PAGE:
October 4 – Club squad sizes are irrelevant when it comes to the Big 5 leagues, according to new research data that found that for the last 13 seasons big-5 league clubs fielded on average 27.5 players per season.
The research by the CIES Football Observatory looked at the seasons between 2005/06 and 2017/18 and the number of players fielded in domestic league games over a season and the percentage of minutes played by the 11 most fielded players per club.
The best results were achieved by clubs who found a stable line-up of players. “Seventeen of the twenty teams whose 11 most fielded footballers played for the least percentage of minutes relegated,” say the researchers.
“In most cases, player turnover is not the solution to the problems encountered. On the contrary, too many changes often lead to a further decrease in performance.”
Low player turnover generally means good results with the report authors pointing out Borussia Mönchengladbach in 2014/15 as the only team in the data that fielded less than 20 players in the season. They came third in the Bundesliga and reached the last 16 of the Europa League.
“The existence of a negative correlation between the number of players fielded and points per match confirms the relevance of sticking with a core group of footballers to optimise performance. The number of points per match achieved per team progressively goes down in parallel with the increase of players fielded. The big gap between clubs that employed less than 25 players (1.61 points per match) and those that employed more than 32 (1.00 points per match) confirm the detrimental effect of very high player turnover,” concludes the report.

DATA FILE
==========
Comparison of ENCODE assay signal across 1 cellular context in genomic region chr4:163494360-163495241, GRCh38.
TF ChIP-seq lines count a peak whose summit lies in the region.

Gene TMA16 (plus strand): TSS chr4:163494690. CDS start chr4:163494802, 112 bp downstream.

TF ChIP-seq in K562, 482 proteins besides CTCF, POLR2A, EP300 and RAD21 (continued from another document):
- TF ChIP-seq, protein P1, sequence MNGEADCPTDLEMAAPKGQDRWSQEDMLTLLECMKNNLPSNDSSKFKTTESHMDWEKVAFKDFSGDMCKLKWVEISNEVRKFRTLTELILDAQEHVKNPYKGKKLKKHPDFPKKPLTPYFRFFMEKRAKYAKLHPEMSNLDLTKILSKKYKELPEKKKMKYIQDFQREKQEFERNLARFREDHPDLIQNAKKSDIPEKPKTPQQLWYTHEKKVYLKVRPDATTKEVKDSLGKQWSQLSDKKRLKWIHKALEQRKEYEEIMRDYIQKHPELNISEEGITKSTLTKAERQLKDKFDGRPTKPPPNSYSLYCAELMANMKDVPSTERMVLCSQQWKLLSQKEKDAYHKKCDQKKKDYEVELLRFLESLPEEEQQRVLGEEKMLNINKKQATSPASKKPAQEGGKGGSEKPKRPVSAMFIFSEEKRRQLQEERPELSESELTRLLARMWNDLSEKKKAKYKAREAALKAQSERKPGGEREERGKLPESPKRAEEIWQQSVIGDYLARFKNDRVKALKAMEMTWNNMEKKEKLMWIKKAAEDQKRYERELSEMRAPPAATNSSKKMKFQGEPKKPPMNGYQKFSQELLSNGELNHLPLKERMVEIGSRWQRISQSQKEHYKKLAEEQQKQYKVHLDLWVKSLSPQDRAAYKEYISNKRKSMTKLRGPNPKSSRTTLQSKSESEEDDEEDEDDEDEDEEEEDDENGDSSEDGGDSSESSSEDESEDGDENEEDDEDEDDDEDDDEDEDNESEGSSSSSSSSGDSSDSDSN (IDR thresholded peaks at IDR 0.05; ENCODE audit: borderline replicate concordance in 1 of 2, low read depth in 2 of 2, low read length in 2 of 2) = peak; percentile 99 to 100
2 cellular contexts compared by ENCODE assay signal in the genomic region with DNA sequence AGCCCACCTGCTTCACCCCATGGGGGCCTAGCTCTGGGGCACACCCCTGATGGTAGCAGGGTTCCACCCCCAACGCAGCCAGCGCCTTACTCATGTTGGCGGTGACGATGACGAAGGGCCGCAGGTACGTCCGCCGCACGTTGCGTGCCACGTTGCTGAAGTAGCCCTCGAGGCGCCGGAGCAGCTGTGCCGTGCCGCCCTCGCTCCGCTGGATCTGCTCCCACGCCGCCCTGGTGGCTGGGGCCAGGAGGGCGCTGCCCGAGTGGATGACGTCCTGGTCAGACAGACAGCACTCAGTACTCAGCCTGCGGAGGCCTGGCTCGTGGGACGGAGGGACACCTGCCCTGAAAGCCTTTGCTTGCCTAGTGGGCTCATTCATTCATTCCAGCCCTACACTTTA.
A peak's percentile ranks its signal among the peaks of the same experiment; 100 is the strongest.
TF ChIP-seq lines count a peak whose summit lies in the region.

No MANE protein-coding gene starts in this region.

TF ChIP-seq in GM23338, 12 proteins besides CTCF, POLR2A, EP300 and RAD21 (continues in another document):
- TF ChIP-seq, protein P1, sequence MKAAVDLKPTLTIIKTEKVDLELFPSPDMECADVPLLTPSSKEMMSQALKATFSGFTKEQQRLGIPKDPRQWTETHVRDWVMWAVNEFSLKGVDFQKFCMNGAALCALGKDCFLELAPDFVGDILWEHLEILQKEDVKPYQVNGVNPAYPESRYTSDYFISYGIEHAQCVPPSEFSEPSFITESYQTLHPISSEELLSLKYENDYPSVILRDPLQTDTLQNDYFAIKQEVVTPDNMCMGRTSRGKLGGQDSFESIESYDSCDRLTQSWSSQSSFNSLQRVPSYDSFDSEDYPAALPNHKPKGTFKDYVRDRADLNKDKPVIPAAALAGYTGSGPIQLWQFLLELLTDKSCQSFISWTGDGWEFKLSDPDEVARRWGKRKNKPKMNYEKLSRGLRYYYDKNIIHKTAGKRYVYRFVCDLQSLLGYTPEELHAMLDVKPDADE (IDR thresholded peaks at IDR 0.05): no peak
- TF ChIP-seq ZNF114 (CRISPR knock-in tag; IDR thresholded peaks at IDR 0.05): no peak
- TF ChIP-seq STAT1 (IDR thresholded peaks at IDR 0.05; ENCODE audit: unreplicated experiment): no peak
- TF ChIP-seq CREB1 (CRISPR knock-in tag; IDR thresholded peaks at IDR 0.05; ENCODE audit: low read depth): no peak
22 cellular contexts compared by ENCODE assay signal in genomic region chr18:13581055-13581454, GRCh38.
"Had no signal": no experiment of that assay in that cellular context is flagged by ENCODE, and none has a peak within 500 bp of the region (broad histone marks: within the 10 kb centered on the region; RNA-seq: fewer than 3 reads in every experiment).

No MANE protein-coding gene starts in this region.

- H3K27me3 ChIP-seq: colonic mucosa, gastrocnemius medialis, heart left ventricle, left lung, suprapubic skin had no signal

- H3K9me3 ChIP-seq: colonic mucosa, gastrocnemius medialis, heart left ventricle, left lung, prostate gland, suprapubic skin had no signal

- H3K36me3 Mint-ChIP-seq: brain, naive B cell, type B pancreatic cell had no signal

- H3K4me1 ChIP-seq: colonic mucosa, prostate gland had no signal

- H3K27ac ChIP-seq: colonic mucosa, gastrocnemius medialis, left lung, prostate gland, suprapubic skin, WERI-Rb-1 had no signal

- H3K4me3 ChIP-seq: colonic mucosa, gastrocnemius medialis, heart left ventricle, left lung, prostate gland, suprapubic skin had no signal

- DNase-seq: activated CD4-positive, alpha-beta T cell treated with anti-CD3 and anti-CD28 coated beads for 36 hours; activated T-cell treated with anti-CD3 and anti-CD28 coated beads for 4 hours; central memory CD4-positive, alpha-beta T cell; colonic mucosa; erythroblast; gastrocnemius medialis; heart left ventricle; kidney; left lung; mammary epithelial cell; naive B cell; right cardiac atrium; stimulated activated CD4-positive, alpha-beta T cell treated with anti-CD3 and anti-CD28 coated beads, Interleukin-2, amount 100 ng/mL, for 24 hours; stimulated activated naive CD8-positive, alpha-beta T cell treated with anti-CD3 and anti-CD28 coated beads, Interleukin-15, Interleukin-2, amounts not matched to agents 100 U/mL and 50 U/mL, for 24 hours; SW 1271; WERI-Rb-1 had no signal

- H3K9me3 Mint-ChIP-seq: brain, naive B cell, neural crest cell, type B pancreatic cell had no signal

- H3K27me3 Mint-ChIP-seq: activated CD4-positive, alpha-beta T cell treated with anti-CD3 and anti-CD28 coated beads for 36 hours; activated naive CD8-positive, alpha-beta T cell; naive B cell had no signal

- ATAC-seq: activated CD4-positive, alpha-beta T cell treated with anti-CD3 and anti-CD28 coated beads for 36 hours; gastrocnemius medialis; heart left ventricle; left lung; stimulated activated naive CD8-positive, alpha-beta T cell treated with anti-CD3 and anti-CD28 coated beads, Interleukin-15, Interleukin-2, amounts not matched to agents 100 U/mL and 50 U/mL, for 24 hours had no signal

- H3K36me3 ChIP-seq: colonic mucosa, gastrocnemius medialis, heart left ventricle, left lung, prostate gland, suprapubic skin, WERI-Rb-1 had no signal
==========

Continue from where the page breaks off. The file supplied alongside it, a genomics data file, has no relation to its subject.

And managers looking to save themselves in the January transfer window should think again, according to CIES. “
“While it is certainly easier to limit player turnover when results are satisfactory, this report provides evidence that too many changes in the starting 11 and over-activity in the January transfer window generally do not allow teams to improve their performances when results are poor. On the contrary, numerous changes tend to affect players’ confidence and aggravate the situation.”
See the full report at http://www.football-observatory.com/IMG/sites/mr/mr38/en/
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